Historical Albion Michigan
By Frank Passic

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Any photos not otherwise credited are from the personal collection of Frank Passic, Albion Historian.


Morning Star, July 24, 2005 pg. 5

It is interesting to see the how the mural project is progressing in Holland Park, near the site of the West Ward elementary school which was in use until 1953. This is an imaginative way of perpetuating the rich heritage of the families that grew up and went to school there in the neighborhood.

Shortly after the Albion Public Schools was organized (1867), there were three elementary schools that were erected in three of the four wards in town in 1869: North, East, and South. Back then, our town was divided into wards, rather than precincts like they are today. By the early 1870s, Albion experienced an influx of immigrants and workers who settled on the western side of the city. Many of these were of German ancestry who worked at the Gale Manufacturing Company downtown, which later located itself across the street from the school. Neighborhood residents circulated a petition which put the question of erecting a schoolhouse in their area to the voters. The proposal was approved by just 15 votes.

West Ward School was constructed in the summer of 1873 at a cost of $2,000. This two-room schoolhouse was erected on N. Albion Street between Cass and Washington Sts. A look at a list of student names in the late 1880s reveals the German ethnic background of the students, with surnames such as: Boldt, Kopp, Frederick, Beilfuss, Grundeman, Braden, Hoffman, Porr, Bearman, Hahn, and others attending there.

By World War I, the population on the western side of town had grown to a point to where a larger elementary school was needed. Ground was broken in 1916 for a new elementary school on the property of the late Charles W. Dalrymple between Ann St. and Dalrymple Boulevard. Due to various delays however, that school was not completed for two years, and finally opened on January 2, 1918.

In the meantime, the Albion Malleable Iron Company had recruited numerous African-American men beginning in November, 1916, and throughout 1917. As their families eventually came to live here, their children were sent to the “Colored Church” on W. Cass St. at Culver St. for schooling. The teacher was Mrs. Lena Cable, who was hired on October 3, 1917. The white children who had been attending West Ward that fall were transferred to the new Dalrymple School when it opened on January 2, 1918. The children at the Colored Church were thereby transferred to West Ward School, and thus it became an all-black facility. A two-room addition was built onto West Ward School in 1919 at a cost of $7,500 in order to accommodate the increased number of students.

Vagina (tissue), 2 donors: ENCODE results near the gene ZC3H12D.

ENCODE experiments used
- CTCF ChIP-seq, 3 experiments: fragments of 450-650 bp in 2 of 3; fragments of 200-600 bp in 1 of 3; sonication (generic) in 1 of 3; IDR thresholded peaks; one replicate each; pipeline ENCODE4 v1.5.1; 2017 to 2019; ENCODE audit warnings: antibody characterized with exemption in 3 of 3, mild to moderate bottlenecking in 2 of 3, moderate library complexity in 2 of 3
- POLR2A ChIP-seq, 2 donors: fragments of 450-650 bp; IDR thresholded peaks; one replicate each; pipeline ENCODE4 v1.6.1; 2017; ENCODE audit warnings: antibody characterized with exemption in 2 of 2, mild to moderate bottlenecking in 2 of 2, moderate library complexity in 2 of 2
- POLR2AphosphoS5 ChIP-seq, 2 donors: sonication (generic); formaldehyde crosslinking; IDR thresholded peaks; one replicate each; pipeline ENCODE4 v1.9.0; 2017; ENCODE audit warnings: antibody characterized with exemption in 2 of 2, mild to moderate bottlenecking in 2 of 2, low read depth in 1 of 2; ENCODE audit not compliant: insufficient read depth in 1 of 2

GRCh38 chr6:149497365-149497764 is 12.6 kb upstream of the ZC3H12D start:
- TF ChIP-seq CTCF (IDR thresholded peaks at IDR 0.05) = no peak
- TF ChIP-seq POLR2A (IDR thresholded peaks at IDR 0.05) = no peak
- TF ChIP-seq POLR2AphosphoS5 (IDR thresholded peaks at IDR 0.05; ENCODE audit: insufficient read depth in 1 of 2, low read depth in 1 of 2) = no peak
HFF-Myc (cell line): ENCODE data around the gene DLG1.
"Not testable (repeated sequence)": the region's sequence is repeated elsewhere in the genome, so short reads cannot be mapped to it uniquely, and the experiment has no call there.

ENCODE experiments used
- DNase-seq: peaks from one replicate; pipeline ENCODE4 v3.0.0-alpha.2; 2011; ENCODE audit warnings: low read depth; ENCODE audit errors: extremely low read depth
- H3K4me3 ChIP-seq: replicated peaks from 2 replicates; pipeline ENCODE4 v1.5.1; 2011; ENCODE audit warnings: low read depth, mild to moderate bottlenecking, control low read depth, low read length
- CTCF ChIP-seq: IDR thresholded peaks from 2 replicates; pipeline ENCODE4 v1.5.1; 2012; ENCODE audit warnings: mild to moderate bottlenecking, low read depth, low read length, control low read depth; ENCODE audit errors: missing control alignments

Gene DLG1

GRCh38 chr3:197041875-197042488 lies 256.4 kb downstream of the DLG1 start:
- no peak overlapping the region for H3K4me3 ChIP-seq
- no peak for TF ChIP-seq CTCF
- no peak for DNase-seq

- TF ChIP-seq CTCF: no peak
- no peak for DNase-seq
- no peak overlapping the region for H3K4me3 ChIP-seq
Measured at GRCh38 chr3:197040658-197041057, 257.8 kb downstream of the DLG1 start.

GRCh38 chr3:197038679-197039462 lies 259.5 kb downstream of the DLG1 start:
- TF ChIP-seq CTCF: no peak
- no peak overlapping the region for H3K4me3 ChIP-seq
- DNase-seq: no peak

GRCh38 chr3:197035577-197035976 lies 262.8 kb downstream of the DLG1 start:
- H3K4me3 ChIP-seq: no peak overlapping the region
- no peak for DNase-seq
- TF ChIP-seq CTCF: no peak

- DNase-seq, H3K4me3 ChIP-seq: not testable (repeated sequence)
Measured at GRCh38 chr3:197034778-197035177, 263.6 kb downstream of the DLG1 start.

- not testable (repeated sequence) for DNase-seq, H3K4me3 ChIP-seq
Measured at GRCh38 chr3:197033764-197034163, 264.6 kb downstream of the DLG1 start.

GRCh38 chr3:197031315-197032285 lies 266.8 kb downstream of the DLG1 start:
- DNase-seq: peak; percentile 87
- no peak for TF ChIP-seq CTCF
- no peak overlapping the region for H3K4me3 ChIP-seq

Mrs. Cable taught grades 1 and 2, and Angel Ferguson taught grades 3-4. The school board hired Mrs. Cable’s husband Robert as principal in 1920, and he taught grades 5-6. He was Albion’s first official black school administrator.

The segregation of the school created problems as the years progressed. One source states, “West Ward School was described as being dark, damp, small and cheerless. In one teacher’s opinion the limited supplies and equipment that were available to the school were discarded from the other elementary schools.” The issue came to a head when Lena Cable Holmes retired in June, 1953, and black parents demanded that the school be closed. At the beginning of the 1953-54 school year, area parents, led by Rev. Marion Wheeler and Robert Holland, Sr., and others, staged a boycott of classes which lasted several weeks. Finally, on October 20, the school board voted to close West Ward School and send students elsewhere.

The schoolhouse was demolished in March, 1958, and the property was sold to the City of Albion for $1.00 on February 11, 1969. The site was developed into Holland Park, named in honor of Mr. Holland who was one of the persons who led the drive to get West Ward School closed. The painting of the mural in Holland Park will serve as a reminder to those of the present generation of the struggle for racial equality here in Albion and of some specific leaders from past generations who were a part of that quest.

From our Historical Notebook this week we present a scene from that October, 1935 16 mm. black and white silent film of the Albion Public Schools, featuring the 4th grade class at West Ward School. The teacher in the center is Ruth Ferguson (1900-1971), who began her career at West Ward in 1926, and taught there until it closed. She continued her career at Crowell School, where she retired in 1965. On the left is Donald Moody (1926-1946), who is looking up while reading a book. He went into the service in 1943 during World War II and died near Bremen, Germany at the age of 20 in October, 1946. He is buried in Riverside Cemetery. The boy on the right is James Johnson, who is helping to hold some cloth which the girl students were using to sew that day, as seen in the rest of this film clip. How many of our readers remember West Ward School?

In the 4th grade class at West Ward School, teacher Ruth Ferguson with students Donald Moody and James Johnson

More about the WEST WARD SCHOOL


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